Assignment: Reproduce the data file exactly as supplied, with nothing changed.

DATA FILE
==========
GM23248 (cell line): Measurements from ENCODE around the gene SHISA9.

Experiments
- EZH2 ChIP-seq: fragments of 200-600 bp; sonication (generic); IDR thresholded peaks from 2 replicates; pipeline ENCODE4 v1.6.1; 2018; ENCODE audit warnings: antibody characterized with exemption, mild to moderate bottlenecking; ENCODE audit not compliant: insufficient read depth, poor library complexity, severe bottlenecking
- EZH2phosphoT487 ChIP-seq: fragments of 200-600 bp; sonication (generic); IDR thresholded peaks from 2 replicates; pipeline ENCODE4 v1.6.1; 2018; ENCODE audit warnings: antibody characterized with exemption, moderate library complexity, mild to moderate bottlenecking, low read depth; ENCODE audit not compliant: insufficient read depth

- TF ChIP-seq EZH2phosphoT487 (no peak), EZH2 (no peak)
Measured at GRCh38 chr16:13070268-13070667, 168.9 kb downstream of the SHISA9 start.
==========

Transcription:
GM23248 (cell line): Measurements from ENCODE around the gene SHISA9.

Experiments
- EZH2 ChIP-seq: fragments of 200-600 bp; sonication (generic); IDR thresholded peaks from 2 replicates; pipeline ENCODE4 v1.6.1; 2018; ENCODE audit warnings: antibody characterized with exemption, mild to moderate bottlenecking; ENCODE audit not compliant: insufficient read depth, poor library complexity, severe bottlenecking
- EZH2phosphoT487 ChIP-seq: fragments of 200-600 bp; sonication (generic); IDR thresholded peaks from 2 replicates; pipeline ENCODE4 v1.6.1; 2018; ENCODE audit warnings: antibody characterized with exemption, moderate library complexity, mild to moderate bottlenecking, low read depth; ENCODE audit not compliant: insufficient read depth

- TF ChIP-seq EZH2phosphoT487 (no peak), EZH2 (no peak)
Measured at GRCh38 chr16:13070268-13070667, 168.9 kb downstream of the SHISA9 start.